Working Smarter and Harder

Fatigue makes cowards of us all.

— George S. Patton, Jr, War As I Knew It

If you just look at the number of games or minutes played by the New Orleans Pelicans in the 2018-2019 regular season, you are left with the impression that the sample size is small, and that no conclusions . . . happy, sad, or otherwise . . . can be drawn. That’s likely true if you just look at the numbers. However, there is more information than what’s recorded in the box score or what exists only as rumor or innuendo.

The team is moving. No . . . not like the Sonics returning to Seattle . . . . The players are moving all over the court. They’re not just running, which is the common and not-quite-right description. The team is always “on.” The guy with the ball is moving, off-balls guys are moving, people are cutting, screeners are rolling. They are also hustling. On defense, as was on display in the Portland series, but also elsewhere, the players are pesky and frenetic. On offense, they are now grabbing offensive rebounds, too.

The results are impressive. However, I have a pretty standard response when people ask if I’m impressed with some feat: “if you want to impress me, do it again.” I’ve said this often, including about some of Davis’ scoring outbursts. It’s a flippant answer that’s meant to inject both a little humor and a little truth into the conversation. But, in this case, the point is this exactly: impressive as these wins and performances are, they do not matter if those performances can not be duplicated, at least in the spirit of play if not in actual results. There needs to be some predictive value to the performances when you describe them or they are simply reports of events that transpired.

Working Hard

How do we know the team is working hard?

  • By watching them work (hard)
  • Their pace is 107.2, 4th in the NBA
  • Their offensive rebound rate is 30.6% (4th)
  • Their defensive rebound rate is 82.5% (3rd)

The pace not being the top one in the NBA does not mean they are getting “out-run” or “out-worked” or “out-hustled” or whatever. None of them alone tells the entire story. Rather, the numbers work together to paint the entire picture. It’s easier to pick out extremes, which is why you see such things done often . . . so and so leads the whomever in whatever. This misleads the audience, and the analyst in some cases.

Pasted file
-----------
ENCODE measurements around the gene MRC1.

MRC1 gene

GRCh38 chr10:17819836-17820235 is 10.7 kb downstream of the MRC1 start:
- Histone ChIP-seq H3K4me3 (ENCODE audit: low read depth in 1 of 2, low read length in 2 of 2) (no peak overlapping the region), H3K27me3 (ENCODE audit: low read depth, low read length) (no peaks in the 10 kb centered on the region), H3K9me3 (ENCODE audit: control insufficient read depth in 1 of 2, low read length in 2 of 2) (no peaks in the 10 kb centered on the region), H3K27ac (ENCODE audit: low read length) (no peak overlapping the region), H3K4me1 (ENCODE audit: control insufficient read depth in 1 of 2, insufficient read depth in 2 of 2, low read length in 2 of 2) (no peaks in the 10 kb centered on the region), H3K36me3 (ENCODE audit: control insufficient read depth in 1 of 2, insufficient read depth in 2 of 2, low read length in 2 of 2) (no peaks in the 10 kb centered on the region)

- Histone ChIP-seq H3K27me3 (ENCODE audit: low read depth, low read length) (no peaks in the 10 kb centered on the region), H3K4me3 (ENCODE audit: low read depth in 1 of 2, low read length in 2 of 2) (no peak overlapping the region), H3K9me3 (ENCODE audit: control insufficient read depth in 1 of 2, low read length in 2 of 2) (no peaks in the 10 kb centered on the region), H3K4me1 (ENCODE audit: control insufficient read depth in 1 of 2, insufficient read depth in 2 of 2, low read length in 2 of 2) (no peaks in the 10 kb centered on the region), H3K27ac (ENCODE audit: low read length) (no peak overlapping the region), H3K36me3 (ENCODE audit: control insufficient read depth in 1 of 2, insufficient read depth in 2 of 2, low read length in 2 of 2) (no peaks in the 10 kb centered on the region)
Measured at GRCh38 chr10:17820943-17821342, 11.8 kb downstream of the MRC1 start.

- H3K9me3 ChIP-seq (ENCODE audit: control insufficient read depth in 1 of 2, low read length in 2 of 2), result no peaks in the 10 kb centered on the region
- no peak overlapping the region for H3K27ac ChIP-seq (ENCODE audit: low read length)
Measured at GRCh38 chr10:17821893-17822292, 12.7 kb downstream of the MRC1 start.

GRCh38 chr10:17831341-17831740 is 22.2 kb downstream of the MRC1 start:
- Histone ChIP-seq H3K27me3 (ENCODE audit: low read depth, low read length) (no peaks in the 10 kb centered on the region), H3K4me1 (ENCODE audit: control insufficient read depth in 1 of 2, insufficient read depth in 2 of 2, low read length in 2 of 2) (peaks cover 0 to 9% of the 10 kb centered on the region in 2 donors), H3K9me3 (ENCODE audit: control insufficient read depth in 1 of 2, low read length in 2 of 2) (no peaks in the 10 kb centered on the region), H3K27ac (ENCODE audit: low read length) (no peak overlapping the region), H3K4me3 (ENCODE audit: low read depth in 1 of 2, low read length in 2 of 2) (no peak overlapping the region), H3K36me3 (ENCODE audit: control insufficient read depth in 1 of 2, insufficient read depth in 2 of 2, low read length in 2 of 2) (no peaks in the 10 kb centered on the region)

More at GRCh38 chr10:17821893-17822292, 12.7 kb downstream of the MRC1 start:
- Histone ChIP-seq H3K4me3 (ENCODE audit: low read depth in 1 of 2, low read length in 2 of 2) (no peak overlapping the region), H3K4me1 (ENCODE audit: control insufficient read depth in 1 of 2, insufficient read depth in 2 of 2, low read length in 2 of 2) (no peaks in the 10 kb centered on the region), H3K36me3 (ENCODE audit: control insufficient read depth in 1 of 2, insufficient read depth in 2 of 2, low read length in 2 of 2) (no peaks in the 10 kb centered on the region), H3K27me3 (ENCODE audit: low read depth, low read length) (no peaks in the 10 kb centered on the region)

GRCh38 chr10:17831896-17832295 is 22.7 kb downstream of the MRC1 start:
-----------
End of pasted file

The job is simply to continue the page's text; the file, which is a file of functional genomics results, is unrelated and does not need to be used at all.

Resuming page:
Here is a plot of pace, so far, in the NBA versus both OREB% and DREB%. You can see that the pace adjustment does a good deal to create a jumble of mid-pace teams, which makes sense . . . you can get middle paces in many ways. On the extremes, the underlying trends bite harder. That’s not to say only extreme rebounding should be tied to extreme pace, just that its difficult to “go” the other way than that the formulae say. Higher OREB% decreases pace since it lengthens the current possession rather than creates a new one, and higher DREB% increases pace since it creates a new possession and ends the current one rather than lengthen that possession. Complicating this is any relationship between the rebounding categories.

The Pelicans are the X in each data set.

You’ll notice that they are above the trend in both cases, particularly in OREB% since they buck the trend. Remember when I said that this happening is difficult? The DREB%, while good, it is not surprising and is perhaps expected. That OREB% is surprising, however . . . and informative. That number might just have something important to say.

It’s also likely unsustainable for the reasons given above, both mathematical and in terms of the physical exertion these sort of small-sample performance would require to sustain. In fact, that might be part of what it’s saying.

Working Smart

One way to sustain this is to just be awesome and never get injured. That would work, but let’s say, for the sake of argument, the universe does not cooperate. Then what? You can’t just exert your way to exertion. There is a wall.